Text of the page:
It is extremely important for undergraduate students to gain an increased understanding and appreciation of the significance of physical education and wellness as a part of their LINK experience. Students need to be able to assess their current state of wellness and prepare strategies to maintain and/or improve their physical well-being. In addition, PED 102 helps undergraduate students:
- Maintain positive attitudes and actions
- Increase their ability to deal with the rigors of academic life
A minimum grade of C is needed to fulfill the degree requirement. This course is not required for Continuing Education students.
Gaining an understanding of how knowledge is gathered and assimilated is an important part of the LINK experience. This is accomplished through five critical perspectives and twelve interrelated courses, all of which are taught through the lens of social justice.
The Aesthetic Perspective
The Saint Leo University LINK curriculum would be incomplete without ensuring that students have a strong appreciation of the important role the arts have on shaping cultures and everyday life. Students' lives become greatly enriched when they have a deep understanding of the roles played by theatre, music, dance, film, and creative writing through history and in modern society.
The Aesthetic Perspective courses investigate various creative and interpretive styles and motifs and allow Saint Leo University students to experience them directly or through visual, audio, or tactile simulation. These aesthetic experiences can help students:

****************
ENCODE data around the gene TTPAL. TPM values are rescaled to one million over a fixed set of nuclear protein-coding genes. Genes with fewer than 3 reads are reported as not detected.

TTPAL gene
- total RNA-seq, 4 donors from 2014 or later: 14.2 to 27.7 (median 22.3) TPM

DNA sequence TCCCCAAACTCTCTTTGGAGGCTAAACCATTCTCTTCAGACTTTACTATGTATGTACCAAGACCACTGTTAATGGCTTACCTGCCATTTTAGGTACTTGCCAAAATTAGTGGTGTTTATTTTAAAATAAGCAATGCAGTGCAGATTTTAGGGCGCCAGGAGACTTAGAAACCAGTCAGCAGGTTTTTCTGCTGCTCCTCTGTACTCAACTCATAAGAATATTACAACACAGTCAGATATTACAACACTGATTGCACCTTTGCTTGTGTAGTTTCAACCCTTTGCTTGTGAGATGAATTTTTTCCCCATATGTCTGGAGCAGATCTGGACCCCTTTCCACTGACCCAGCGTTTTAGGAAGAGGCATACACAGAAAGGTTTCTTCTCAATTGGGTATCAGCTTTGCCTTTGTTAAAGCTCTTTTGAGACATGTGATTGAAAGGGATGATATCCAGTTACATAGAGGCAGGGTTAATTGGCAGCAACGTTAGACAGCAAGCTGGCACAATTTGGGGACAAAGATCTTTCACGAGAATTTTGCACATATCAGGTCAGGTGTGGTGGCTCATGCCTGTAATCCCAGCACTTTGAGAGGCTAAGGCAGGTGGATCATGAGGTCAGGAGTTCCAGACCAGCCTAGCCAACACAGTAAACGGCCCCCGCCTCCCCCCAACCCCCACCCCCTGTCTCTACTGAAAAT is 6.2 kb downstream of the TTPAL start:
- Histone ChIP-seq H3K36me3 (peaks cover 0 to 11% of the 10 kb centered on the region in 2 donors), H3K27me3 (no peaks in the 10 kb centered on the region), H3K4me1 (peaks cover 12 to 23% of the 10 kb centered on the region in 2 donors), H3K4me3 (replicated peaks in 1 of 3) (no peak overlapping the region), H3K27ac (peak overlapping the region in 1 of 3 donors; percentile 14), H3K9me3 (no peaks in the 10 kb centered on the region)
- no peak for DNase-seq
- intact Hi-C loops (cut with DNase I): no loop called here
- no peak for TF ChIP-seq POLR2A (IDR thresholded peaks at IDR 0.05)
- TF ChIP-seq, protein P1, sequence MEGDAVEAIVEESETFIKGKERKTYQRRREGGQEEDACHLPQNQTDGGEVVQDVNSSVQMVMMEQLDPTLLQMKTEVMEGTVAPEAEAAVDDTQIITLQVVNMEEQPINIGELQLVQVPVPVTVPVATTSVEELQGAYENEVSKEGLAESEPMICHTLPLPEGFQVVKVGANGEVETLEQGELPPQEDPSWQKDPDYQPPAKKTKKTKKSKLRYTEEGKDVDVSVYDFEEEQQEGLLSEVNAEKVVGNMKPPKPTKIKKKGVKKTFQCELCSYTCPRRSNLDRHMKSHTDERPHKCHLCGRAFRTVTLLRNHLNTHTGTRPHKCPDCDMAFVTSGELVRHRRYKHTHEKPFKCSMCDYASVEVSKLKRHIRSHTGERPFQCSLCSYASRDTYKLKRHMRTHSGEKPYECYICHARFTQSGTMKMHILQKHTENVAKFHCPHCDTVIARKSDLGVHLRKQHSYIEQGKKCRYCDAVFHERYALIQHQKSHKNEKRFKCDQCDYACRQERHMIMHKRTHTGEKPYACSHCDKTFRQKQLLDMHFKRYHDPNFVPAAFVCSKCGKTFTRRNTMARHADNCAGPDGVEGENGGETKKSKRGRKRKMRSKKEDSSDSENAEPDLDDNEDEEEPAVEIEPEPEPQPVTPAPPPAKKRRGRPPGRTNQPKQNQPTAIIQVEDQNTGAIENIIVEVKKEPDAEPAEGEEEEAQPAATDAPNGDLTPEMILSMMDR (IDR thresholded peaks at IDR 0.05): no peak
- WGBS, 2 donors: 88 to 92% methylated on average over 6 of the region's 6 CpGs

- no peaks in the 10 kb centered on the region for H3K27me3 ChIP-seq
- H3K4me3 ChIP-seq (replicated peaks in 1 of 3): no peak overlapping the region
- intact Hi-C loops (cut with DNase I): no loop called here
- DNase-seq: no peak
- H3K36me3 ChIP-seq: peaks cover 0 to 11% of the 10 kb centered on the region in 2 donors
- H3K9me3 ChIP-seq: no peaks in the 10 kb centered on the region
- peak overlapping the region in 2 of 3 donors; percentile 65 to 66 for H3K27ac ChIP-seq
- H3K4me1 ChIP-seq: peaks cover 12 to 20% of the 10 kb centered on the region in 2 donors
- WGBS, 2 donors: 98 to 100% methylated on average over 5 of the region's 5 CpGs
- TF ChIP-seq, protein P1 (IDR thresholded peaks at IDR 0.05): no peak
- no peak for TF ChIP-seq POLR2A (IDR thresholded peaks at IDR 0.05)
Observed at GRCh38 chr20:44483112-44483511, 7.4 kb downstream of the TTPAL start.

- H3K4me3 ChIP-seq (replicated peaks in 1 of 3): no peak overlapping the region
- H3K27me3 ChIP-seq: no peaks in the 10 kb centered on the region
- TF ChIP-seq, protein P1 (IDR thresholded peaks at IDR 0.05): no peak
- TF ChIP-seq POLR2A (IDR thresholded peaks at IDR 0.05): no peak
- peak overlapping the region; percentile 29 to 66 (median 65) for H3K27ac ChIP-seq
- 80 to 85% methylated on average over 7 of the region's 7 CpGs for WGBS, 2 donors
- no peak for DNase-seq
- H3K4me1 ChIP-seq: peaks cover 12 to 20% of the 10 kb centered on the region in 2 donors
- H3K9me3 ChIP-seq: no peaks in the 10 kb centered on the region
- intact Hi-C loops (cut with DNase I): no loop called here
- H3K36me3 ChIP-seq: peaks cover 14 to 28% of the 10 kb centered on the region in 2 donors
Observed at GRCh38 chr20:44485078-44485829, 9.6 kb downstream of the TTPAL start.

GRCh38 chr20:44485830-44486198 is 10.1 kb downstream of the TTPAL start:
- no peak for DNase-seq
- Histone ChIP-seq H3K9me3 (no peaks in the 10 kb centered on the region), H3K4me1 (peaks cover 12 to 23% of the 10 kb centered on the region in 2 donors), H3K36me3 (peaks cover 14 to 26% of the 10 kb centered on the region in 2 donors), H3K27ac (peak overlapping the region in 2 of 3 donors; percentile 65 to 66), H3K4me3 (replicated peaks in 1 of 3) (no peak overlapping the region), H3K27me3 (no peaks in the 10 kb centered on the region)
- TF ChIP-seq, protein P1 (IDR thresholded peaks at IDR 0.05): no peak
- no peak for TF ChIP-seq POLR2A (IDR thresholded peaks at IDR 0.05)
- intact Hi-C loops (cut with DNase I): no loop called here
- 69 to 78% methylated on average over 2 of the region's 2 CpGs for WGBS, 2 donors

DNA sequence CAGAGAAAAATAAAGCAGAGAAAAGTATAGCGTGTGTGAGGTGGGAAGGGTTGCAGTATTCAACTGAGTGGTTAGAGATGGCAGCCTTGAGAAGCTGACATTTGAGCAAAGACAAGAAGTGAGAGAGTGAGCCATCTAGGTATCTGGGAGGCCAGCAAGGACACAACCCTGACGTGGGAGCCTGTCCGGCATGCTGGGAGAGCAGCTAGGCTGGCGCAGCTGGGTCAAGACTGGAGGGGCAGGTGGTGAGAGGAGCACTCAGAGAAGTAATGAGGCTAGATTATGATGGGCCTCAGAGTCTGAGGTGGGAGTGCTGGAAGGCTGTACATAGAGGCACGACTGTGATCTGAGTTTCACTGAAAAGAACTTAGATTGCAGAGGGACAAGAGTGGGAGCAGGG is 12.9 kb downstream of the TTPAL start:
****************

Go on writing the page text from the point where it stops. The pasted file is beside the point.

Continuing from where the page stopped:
- Develop a clear understanding of the role of the arts in their society
- Better appreciate the sometimes subtle impact of the aesthetic element on their everyday, personal lives
- Understand the interdisciplinary nature of the aesthetic perspective
- Gain a greater understanding of the tools and creative processes used in the realm of the visual and performance arts
The Global Perspective
As the world becomes smaller by virtue of modern technology and as national and cultural boundaries become blurred, it is essential for Saint Leo University undergraduate students to understand the implications of this phenomenon from a personal as well as a global perspective. They need to appreciate how the current globalization is changing the character of the economy, politics, and even their national identity.